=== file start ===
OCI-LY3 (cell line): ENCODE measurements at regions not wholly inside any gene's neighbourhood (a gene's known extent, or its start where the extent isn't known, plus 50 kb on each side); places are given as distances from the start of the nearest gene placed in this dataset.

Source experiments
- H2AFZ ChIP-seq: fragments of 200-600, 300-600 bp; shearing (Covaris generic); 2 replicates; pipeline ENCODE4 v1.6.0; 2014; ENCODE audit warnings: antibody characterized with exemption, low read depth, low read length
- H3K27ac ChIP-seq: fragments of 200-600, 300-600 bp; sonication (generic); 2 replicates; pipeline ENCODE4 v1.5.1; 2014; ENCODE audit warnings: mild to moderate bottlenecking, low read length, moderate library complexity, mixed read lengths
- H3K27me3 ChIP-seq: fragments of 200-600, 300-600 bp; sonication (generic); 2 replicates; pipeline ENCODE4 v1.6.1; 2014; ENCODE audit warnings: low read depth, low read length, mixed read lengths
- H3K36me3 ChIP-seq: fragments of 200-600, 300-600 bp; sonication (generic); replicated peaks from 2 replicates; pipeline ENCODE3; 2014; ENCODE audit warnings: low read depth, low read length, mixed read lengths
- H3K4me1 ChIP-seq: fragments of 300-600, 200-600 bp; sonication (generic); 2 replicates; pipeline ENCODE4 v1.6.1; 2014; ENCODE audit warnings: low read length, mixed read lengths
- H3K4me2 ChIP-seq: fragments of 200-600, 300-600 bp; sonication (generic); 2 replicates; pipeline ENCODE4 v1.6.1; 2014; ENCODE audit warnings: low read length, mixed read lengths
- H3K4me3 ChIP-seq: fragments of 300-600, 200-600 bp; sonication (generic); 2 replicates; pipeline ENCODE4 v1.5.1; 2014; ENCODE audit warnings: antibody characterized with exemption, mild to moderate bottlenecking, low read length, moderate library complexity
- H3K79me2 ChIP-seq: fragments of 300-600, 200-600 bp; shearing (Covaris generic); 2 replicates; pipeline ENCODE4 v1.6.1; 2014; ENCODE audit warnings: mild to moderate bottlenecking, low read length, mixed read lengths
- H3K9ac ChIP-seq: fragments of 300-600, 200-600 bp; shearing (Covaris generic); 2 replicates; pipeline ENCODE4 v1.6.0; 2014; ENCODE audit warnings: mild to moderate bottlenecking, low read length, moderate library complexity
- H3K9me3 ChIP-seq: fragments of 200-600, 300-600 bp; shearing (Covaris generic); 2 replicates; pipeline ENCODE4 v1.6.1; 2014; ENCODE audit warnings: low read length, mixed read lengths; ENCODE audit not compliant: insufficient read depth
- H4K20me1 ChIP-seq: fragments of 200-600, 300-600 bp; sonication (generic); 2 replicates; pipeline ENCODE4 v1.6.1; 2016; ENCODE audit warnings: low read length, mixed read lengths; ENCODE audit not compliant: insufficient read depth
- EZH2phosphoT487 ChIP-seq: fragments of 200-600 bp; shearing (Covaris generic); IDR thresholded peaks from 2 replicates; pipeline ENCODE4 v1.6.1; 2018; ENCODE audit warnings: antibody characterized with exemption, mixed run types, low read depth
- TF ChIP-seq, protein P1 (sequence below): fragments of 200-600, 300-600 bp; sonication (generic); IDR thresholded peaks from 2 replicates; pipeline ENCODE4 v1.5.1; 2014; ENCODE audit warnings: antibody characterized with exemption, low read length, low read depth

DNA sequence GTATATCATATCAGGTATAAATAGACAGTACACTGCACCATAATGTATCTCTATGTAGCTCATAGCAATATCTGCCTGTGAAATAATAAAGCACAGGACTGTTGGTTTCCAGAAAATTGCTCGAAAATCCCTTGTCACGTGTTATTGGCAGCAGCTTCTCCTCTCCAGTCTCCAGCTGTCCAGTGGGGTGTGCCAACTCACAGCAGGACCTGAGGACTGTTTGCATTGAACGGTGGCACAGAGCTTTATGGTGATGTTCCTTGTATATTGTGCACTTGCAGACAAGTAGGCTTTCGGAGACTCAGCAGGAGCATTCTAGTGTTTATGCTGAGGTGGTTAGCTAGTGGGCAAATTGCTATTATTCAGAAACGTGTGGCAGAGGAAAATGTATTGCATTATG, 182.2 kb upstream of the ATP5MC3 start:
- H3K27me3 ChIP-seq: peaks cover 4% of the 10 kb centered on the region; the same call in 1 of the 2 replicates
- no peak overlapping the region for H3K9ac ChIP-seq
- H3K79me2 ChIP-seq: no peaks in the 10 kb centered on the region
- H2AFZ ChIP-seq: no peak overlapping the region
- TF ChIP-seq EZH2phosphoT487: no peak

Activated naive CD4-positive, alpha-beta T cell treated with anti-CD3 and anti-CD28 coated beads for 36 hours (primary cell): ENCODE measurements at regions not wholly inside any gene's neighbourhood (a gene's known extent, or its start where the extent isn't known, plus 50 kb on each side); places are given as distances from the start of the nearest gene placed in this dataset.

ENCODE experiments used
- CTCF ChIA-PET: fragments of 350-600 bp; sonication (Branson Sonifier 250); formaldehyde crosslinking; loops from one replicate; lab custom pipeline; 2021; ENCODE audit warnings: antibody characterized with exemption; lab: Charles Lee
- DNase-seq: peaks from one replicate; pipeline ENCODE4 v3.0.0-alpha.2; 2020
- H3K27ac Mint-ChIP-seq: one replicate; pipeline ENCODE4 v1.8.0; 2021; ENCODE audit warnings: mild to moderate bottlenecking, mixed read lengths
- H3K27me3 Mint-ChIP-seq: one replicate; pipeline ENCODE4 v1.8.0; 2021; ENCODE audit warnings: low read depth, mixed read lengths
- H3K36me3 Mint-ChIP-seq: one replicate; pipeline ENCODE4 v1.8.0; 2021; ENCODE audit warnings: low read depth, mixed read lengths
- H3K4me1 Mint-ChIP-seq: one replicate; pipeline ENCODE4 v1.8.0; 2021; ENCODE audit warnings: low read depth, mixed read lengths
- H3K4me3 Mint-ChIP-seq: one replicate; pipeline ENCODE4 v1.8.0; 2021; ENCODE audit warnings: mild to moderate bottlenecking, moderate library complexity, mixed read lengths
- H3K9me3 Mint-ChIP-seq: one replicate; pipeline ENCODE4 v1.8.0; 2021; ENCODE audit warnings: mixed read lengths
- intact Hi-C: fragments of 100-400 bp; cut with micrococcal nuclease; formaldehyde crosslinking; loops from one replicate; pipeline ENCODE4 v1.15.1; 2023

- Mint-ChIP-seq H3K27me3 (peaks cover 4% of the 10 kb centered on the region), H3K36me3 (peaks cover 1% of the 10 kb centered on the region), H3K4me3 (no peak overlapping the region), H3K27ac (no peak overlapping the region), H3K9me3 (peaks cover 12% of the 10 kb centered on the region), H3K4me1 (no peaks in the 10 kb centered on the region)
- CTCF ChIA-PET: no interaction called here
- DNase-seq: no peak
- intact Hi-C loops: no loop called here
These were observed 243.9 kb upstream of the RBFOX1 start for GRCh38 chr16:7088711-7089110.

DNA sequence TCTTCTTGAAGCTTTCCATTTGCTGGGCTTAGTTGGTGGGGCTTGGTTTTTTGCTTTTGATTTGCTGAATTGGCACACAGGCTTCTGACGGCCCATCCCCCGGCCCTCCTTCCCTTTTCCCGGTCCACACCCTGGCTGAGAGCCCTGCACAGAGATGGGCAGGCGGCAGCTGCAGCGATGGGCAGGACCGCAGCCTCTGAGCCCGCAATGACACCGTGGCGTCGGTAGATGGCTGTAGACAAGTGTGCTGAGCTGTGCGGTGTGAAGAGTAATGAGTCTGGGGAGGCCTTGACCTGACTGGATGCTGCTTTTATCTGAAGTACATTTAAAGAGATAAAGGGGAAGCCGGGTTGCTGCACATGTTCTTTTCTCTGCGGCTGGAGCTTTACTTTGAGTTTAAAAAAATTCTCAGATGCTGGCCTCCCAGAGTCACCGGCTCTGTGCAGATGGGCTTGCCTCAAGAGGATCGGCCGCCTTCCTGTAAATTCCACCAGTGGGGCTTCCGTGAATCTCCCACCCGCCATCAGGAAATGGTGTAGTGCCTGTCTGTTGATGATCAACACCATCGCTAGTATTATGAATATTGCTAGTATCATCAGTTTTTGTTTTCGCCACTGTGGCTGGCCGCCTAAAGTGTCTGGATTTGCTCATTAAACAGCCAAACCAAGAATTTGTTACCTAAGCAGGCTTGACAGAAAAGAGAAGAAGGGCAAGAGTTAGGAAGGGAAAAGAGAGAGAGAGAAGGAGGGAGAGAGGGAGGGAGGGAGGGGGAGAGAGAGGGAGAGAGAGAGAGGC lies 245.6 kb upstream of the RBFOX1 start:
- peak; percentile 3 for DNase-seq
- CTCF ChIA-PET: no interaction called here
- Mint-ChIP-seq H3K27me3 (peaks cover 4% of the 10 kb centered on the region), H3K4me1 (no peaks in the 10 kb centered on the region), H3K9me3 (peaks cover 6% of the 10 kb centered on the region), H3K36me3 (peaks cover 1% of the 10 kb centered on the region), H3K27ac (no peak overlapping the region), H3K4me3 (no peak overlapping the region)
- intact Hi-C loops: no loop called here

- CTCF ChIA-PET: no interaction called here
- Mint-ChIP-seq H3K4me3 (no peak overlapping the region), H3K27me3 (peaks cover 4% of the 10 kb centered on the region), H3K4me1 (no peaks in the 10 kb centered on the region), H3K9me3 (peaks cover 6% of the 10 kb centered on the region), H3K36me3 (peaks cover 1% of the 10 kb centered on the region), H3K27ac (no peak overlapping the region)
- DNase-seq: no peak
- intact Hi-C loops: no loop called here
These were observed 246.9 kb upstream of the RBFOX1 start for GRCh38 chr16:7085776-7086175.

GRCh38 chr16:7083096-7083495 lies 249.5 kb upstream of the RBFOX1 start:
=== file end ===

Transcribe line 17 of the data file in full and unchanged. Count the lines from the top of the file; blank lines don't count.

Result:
- H3K27me3 ChIP-seq: peaks cover 4% of the 10 kb centered on the region; the same call in 1 of the 2 replicates